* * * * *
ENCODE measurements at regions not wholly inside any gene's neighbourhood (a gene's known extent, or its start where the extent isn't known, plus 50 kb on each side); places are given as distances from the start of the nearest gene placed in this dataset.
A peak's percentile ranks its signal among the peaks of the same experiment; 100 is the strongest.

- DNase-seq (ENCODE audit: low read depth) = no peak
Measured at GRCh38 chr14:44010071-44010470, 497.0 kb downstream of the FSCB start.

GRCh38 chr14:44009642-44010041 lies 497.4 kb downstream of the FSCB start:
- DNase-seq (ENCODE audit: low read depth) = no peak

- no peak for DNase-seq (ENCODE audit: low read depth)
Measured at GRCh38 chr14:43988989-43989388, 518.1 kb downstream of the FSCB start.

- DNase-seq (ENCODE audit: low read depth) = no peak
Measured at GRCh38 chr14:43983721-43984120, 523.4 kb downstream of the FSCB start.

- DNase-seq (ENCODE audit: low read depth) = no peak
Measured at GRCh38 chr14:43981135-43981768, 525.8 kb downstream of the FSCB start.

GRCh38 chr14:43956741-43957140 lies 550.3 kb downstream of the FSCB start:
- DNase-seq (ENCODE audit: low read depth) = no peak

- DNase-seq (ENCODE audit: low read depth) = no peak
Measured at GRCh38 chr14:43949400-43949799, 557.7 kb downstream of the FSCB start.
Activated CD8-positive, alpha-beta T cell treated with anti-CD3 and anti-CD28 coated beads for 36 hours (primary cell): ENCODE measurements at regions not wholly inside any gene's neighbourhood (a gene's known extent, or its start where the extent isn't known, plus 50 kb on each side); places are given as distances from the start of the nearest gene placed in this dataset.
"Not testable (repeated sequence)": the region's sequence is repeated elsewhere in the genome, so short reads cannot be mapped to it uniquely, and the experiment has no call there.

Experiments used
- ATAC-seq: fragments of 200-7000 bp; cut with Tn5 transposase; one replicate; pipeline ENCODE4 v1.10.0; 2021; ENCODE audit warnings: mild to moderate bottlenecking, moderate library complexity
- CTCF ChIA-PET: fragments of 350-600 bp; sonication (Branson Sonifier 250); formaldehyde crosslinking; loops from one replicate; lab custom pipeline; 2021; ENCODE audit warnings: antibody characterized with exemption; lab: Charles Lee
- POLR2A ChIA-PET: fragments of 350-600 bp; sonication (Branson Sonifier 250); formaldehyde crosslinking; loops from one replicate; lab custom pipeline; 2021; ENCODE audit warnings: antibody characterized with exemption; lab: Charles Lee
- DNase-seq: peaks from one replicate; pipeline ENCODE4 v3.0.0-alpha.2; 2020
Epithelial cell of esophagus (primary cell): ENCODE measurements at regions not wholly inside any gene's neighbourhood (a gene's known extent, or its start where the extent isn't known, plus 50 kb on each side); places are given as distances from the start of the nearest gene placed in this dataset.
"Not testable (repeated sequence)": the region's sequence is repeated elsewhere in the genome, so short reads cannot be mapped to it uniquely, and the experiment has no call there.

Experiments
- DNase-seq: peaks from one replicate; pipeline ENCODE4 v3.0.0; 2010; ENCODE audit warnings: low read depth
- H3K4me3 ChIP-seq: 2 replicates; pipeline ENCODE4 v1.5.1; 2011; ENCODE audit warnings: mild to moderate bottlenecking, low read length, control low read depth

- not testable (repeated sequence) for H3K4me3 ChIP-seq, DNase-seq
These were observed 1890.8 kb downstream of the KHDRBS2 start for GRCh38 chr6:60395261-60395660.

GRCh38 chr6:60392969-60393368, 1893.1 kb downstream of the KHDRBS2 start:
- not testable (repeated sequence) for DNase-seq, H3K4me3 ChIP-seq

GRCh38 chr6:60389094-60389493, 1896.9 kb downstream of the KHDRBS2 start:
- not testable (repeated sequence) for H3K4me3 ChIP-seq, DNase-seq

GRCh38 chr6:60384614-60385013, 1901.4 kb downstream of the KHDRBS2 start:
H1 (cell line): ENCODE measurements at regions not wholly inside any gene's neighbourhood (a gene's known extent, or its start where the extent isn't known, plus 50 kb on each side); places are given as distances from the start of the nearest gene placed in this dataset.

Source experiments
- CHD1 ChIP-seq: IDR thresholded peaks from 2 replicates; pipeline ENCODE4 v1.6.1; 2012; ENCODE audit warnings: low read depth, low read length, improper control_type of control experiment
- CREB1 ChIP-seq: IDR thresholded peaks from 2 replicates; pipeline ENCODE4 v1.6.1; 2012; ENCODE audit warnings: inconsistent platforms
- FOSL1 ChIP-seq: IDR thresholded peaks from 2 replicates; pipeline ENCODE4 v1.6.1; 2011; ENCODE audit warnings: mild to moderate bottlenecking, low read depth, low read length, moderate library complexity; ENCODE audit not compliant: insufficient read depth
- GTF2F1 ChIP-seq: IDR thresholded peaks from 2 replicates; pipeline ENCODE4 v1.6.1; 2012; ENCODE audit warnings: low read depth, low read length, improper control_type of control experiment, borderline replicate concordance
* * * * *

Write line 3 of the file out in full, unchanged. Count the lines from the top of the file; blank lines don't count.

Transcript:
- DNase-seq (ENCODE audit: low read depth) = no peak